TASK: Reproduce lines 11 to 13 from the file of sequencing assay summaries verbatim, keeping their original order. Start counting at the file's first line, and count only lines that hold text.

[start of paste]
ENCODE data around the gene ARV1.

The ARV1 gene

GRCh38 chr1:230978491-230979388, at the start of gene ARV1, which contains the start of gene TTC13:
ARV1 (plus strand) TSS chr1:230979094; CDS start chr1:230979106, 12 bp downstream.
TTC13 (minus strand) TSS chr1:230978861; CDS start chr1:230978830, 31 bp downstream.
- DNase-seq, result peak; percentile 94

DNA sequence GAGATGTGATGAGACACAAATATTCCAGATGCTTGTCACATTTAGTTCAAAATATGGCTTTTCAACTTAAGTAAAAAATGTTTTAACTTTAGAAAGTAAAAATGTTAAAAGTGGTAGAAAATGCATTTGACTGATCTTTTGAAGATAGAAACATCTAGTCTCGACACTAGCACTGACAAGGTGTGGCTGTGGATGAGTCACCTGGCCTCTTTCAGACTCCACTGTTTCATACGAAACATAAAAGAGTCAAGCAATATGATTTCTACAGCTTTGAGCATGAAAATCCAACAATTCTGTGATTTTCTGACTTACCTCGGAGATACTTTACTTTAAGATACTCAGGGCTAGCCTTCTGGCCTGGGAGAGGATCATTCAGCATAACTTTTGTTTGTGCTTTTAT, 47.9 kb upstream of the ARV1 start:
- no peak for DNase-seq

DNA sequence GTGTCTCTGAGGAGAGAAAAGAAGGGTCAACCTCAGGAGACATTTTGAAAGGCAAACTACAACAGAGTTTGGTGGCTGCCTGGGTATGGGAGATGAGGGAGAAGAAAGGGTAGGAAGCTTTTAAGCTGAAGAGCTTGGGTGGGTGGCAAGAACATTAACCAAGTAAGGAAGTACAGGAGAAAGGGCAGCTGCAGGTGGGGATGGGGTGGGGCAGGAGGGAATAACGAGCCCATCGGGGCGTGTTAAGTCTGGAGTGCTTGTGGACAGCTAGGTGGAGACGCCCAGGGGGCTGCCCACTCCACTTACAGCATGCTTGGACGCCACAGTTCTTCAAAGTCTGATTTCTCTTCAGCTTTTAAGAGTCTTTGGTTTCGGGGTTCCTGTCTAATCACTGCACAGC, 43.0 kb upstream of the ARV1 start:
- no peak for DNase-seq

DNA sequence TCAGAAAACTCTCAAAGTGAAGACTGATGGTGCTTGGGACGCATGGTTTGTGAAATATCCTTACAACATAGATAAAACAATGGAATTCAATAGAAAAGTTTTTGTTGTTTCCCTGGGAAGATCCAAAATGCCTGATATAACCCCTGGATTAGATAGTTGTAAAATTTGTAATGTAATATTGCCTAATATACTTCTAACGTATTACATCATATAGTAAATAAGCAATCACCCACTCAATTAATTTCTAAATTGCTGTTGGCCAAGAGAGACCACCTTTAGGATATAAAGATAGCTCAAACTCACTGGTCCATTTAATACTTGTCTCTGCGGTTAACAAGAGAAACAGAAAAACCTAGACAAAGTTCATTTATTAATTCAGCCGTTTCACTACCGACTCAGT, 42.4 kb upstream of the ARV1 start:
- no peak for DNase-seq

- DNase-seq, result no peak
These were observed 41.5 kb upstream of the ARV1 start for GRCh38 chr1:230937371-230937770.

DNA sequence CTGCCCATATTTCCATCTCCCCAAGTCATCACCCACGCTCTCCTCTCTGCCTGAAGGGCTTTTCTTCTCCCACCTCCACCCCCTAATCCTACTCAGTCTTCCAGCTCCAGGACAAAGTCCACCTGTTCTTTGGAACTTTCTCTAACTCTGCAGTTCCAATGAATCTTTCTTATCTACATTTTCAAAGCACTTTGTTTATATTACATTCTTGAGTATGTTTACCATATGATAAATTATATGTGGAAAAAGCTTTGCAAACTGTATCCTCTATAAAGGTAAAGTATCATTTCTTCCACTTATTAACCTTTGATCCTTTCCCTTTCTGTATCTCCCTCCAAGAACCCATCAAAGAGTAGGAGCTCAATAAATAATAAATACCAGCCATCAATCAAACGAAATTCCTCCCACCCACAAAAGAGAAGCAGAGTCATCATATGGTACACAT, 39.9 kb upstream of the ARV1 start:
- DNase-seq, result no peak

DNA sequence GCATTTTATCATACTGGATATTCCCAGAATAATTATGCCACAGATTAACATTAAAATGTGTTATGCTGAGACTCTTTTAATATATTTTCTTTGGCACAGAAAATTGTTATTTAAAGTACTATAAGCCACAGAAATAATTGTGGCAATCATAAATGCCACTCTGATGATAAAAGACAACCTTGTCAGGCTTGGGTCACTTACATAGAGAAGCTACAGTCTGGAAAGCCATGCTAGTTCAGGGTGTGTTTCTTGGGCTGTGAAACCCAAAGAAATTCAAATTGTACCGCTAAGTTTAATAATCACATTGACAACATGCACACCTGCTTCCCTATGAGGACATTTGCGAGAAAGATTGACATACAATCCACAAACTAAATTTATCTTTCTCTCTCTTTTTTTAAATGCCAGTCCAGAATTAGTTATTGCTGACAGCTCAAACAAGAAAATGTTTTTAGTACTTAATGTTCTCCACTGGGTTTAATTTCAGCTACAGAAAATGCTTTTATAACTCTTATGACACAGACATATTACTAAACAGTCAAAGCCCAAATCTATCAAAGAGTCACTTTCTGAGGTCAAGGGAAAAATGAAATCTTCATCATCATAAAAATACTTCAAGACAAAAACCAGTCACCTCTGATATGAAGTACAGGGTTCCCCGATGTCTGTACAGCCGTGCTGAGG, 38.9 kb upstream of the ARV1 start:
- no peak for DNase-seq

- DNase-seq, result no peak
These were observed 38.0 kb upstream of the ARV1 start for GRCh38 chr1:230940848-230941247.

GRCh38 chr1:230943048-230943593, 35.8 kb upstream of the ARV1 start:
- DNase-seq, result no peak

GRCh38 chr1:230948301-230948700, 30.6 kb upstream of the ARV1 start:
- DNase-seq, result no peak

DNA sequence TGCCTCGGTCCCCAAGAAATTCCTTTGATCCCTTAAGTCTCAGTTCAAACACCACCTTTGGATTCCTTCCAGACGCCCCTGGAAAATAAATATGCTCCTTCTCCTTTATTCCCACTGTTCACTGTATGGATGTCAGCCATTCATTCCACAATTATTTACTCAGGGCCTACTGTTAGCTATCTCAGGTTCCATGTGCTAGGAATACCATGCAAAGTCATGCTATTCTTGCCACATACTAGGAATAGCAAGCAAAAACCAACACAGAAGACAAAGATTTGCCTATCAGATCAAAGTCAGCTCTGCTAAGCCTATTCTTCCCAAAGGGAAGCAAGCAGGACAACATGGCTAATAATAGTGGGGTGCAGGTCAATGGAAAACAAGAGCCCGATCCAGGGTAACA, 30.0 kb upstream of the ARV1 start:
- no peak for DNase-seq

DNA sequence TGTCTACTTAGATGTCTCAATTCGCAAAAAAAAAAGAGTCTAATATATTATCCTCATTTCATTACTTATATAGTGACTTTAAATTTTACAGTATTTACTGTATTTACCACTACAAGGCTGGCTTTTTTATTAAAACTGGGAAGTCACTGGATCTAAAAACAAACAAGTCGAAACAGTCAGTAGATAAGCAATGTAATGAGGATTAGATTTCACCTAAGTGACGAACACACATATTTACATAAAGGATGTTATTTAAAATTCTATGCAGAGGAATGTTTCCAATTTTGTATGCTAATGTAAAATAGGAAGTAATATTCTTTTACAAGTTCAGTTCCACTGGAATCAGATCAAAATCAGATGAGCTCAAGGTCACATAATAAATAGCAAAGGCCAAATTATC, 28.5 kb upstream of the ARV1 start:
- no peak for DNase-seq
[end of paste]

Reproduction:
DNA sequence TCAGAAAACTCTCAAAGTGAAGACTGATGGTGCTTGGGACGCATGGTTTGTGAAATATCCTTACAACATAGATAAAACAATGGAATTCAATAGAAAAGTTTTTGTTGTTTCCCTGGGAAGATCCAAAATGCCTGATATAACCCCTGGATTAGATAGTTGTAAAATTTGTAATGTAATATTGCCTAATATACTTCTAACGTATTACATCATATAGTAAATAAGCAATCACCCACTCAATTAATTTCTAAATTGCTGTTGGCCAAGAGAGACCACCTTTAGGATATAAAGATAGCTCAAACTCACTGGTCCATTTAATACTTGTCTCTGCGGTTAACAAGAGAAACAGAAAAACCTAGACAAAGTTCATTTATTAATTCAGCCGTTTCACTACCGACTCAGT, 42.4 kb upstream of the ARV1 start:
- no peak for DNase-seq

- DNase-seq, result no peak